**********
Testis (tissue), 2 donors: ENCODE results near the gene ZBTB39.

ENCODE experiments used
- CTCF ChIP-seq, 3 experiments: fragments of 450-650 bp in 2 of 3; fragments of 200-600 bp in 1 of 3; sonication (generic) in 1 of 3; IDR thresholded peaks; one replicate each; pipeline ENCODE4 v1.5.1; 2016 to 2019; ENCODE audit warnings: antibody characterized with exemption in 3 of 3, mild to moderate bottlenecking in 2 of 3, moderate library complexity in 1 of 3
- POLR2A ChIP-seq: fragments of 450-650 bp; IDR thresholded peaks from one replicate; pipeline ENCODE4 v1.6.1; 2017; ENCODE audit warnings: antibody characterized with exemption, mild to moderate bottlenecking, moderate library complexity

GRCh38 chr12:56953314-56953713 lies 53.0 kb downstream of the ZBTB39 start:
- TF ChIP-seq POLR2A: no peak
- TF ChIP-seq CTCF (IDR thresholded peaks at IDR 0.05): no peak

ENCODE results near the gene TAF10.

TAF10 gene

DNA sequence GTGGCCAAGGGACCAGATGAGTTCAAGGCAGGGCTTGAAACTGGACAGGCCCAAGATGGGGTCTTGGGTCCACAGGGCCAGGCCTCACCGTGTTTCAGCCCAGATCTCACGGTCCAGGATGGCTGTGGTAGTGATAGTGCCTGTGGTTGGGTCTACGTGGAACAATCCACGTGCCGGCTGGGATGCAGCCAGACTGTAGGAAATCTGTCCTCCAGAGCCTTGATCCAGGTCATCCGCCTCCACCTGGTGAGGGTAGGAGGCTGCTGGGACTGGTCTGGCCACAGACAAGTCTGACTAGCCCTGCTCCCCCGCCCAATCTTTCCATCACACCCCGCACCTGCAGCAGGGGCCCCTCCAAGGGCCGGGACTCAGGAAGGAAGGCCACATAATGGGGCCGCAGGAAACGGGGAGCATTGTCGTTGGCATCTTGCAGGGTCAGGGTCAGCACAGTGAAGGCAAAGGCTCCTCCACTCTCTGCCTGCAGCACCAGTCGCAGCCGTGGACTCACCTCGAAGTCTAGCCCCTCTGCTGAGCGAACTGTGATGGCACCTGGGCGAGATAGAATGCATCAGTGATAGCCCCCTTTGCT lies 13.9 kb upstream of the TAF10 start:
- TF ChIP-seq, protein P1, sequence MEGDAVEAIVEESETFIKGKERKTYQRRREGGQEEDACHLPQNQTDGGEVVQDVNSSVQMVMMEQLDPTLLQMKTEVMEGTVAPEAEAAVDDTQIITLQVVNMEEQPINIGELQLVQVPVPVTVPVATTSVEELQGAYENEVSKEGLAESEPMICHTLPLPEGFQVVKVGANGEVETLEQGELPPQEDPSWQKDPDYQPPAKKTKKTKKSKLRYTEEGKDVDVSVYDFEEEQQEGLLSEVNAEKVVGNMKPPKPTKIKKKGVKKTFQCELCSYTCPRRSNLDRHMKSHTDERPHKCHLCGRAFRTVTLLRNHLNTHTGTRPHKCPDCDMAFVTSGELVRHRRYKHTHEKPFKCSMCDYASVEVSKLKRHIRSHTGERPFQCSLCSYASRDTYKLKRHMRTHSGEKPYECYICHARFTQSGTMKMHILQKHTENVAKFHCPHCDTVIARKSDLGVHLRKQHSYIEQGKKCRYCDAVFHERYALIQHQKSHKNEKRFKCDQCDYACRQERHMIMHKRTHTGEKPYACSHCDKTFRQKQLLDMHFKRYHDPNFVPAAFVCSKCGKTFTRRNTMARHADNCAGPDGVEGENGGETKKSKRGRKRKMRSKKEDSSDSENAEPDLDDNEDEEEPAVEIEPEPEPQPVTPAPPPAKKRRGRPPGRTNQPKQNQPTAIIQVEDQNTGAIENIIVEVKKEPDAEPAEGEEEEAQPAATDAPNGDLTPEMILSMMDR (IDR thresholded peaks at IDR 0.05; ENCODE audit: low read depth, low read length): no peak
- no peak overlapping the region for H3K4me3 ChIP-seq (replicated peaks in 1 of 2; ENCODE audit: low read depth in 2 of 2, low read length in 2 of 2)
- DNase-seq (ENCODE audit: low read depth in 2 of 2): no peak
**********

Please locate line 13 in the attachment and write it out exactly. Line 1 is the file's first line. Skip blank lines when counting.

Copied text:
- DNase-seq (ENCODE audit: low read depth in 2 of 2): no peak